June 14 (Bloomberg) -- Chancellor Angela Merkel said that the German government is listening to investor complaints about the proposed financial transactions tax and will take their views into account when designing the levy at a European level.
Merkel, in an interview in the Chancellery in Berlin today, recommitted her government to the tax, citing the disparity between commercial transactions subject to value-added tax and financial transactions that are “basically free.” At the same time, she signaled she’s sensitive to industry concerns the tax in its current form threatens to backfire, hurting pensions and damaging the wider economy without raising the revenue planned.
“We are aware of the fact because this tax is not introduced globally that it needs to be a tailor-made kind of tax that does not have the effect that you have described,” Merkel said. “That would obviously be a very bad thing to do.”
The chancellor, who is running for a third term in national elections on Sept. 22, says the financial industry must bear part of the cost of the debt crisis and has resisted pressure by other euro-area governments, including France, to allow direct recapitalization of banks from European rescue funds. Her comments today are the first indication that she may respond to criticism of the tax on financial transactions from European officials and fellow leaders from the U.S. to the U.K.
Speaking three days before she’ll attend a Group of Eight summit in Northern Ireland at which the global economy will be on the agenda, Merkel said that Germany will pursue “the right mix” of boosting domestic consumption, spurring economic growth and solid finances, rather than relying on austerity.
With Barack Obama due in Berlin on June 18-19 for his first official visit as president, Merkel, who heads Europe’s biggest economy, said she’d throw her “full political weight behind” a free-trade agreement between the European Union and the U.S.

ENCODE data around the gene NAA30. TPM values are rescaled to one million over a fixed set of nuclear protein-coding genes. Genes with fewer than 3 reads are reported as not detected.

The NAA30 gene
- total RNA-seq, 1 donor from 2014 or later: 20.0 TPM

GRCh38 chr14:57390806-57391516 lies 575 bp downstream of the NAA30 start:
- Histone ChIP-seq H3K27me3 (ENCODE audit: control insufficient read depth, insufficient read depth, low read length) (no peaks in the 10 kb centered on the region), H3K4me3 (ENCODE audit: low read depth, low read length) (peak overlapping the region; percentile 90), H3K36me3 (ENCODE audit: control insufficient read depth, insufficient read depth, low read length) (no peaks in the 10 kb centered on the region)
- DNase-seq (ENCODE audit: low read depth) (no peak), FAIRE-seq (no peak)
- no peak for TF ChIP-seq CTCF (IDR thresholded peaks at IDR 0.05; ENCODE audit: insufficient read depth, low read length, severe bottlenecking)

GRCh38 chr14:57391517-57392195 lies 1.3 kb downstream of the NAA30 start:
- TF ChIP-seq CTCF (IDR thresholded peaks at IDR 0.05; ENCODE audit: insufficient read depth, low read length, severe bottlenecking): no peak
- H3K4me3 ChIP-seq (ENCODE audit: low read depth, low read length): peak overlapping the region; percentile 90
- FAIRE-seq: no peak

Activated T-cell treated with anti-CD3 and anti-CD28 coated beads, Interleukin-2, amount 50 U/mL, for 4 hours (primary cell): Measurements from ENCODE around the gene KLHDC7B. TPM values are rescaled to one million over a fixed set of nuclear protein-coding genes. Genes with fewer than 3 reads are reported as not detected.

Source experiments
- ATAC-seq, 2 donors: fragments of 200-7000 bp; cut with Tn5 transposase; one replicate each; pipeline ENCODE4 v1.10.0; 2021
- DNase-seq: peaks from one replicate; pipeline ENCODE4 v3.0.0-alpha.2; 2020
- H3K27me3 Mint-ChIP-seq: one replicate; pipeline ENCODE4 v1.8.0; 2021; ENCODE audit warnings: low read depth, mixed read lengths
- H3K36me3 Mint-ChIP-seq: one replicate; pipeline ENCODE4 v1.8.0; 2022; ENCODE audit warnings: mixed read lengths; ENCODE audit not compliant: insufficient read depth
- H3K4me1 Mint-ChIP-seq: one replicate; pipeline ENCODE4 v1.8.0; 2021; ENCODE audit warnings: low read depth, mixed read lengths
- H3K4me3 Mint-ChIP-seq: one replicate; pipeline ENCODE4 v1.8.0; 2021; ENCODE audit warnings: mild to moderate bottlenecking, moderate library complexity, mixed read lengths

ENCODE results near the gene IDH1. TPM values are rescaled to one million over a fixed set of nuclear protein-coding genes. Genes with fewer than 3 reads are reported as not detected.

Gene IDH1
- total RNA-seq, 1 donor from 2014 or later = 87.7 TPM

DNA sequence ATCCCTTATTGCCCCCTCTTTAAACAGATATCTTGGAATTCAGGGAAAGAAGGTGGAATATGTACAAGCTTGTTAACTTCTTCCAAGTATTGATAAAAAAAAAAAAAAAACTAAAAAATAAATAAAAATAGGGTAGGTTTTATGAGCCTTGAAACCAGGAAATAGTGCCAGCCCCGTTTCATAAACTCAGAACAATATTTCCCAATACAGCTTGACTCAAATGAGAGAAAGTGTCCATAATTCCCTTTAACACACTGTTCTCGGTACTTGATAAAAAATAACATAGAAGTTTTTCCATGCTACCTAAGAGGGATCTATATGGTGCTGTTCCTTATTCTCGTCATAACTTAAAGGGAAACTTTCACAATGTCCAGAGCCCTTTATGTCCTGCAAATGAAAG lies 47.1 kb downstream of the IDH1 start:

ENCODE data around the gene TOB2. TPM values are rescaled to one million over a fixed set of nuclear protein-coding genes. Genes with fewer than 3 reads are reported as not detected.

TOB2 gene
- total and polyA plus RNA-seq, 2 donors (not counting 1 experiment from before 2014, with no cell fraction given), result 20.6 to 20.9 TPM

“We need big projects together that unite us,” she said. “We ought to use this window of opportunity.”
In Europe, the EU has proposed a broad-based tax on stocks, bonds, derivatives and other trades that could be collected worldwide by Germany, France and nine other EU nations that have so far signed up. Critics argue it may cause more harm than good, with ATP, Denmark’s biggest pension fund and a major investor in bunds, saying that a levy may make German debt less appealing.
Merkel’s Christian Democratic Union party backs the proposal for a financial transaction tax, saying in its draft campaign platform that it should be introduced “as quickly as possible,” while “safeguarding the interests” of Germany’s financial industry.
Merkel said that policy makers seeking to devise “a certain code of conduct for the banks” must avoid building “disadvantages” into the financial transaction tax.
“This is why we discuss this among the states in Europe who wish to introduce such a tax -- how it ought to be designed,” Merkel said. “I am also talking to investors. I know their concerns and we have not come to an end of our deliberations.”
For now, the European Commission is resisting calls to exclude government bonds from the proposed levy, saying it wants to limit exceptions to make the tax hard to avoid.
The EU’s proposed financial-transaction tax may not generate any revenue because of the market damage it would cause, European Central Bank Governing Council member Christian Noyer said last month.
“The immediate effect will be either to destroy financial sectors” such as the repurchase agreement market, or to create conditions in which “the cost of borrowing in the real economy will increase for everyone,” Noyer said in Paris on May 28.
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